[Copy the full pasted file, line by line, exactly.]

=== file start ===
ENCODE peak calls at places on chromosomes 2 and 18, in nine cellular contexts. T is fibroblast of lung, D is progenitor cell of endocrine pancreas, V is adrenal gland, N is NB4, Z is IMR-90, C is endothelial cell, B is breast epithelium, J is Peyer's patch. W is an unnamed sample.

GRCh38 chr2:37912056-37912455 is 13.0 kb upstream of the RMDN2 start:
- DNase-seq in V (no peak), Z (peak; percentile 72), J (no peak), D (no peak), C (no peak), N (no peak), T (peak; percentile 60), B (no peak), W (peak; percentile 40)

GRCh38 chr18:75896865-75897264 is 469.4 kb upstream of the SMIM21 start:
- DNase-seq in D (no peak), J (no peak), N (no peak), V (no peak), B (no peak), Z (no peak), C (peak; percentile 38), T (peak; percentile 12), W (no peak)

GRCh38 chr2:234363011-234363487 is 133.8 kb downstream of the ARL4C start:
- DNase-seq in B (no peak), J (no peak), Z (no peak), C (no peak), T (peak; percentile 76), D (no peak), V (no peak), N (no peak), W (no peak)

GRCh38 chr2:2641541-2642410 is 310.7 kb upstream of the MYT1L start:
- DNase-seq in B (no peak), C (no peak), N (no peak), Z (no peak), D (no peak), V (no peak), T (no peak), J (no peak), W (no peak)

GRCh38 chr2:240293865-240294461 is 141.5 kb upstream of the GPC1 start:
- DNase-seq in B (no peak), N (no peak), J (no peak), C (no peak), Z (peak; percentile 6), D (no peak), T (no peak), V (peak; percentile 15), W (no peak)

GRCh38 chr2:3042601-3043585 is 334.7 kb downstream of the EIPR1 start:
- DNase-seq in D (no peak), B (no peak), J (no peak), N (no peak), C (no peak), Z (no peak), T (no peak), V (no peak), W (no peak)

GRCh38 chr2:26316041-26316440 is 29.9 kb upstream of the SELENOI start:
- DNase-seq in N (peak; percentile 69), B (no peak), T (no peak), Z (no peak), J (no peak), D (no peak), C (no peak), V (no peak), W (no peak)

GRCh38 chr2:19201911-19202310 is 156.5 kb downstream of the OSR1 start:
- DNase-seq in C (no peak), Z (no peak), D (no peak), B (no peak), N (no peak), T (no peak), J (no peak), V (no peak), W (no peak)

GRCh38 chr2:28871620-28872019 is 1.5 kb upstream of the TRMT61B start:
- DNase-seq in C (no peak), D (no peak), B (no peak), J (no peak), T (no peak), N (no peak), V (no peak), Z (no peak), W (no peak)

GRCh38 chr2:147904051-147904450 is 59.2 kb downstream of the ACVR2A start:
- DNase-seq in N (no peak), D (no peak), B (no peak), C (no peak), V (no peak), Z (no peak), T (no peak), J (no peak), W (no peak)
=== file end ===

ENCODE peak calls at places on chromosomes 2 and 18, in nine cellular contexts. T is fibroblast of lung, D is progenitor cell of endocrine pancreas, V is adrenal gland, N is NB4, Z is IMR-90, C is endothelial cell, B is breast epithelium, J is Peyer's patch. W is an unnamed sample.

GRCh38 chr2:37912056-37912455 is 13.0 kb upstream of the RMDN2 start:
- DNase-seq in V (no peak), Z (peak; percentile 72), J (no peak), D (no peak), C (no peak), N (no peak), T (peak; percentile 60), B (no peak), W (peak; percentile 40)

GRCh38 chr18:75896865-75897264 is 469.4 kb upstream of the SMIM21 start:
- DNase-seq in D (no peak), J (no peak), N (no peak), V (no peak), B (no peak), Z (no peak), C (peak; percentile 38), T (peak; percentile 12), W (no peak)

GRCh38 chr2:234363011-234363487 is 133.8 kb downstream of the ARL4C start:
- DNase-seq in B (no peak), J (no peak), Z (no peak), C (no peak), T (peak; percentile 76), D (no peak), V (no peak), N (no peak), W (no peak)

GRCh38 chr2:2641541-2642410 is 310.7 kb upstream of the MYT1L start:
- DNase-seq in B (no peak), C (no peak), N (no peak), Z (no peak), D (no peak), V (no peak), T (no peak), J (no peak), W (no peak)

GRCh38 chr2:240293865-240294461 is 141.5 kb upstream of the GPC1 start:
- DNase-seq in B (no peak), N (no peak), J (no peak), C (no peak), Z (peak; percentile 6), D (no peak), T (no peak), V (peak; percentile 15), W (no peak)

GRCh38 chr2:3042601-3043585 is 334.7 kb downstream of the EIPR1 start:
- DNase-seq in D (no peak), B (no peak), J (no peak), N (no peak), C (no peak), Z (no peak), T (no peak), V (no peak), W (no peak)

GRCh38 chr2:26316041-26316440 is 29.9 kb upstream of the SELENOI start:
- DNase-seq in N (peak; percentile 69), B (no peak), T (no peak), Z (no peak), J (no peak), D (no peak), C (no peak), V (no peak), W (no peak)

GRCh38 chr2:19201911-19202310 is 156.5 kb downstream of the OSR1 start:
- DNase-seq in C (no peak), Z (no peak), D (no peak), B (no peak), N (no peak), T (no peak), J (no peak), V (no peak), W (no peak)

GRCh38 chr2:28871620-28872019 is 1.5 kb upstream of the TRMT61B start:
- DNase-seq in C (no peak), D (no peak), B (no peak), J (no peak), T (no peak), N (no peak), V (no peak), Z (no peak), W (no peak)

GRCh38 chr2:147904051-147904450 is 59.2 kb downstream of the ACVR2A start:
- DNase-seq in N (no peak), D (no peak), B (no peak), C (no peak), V (no peak), Z (no peak), T (no peak), J (no peak), W (no peak)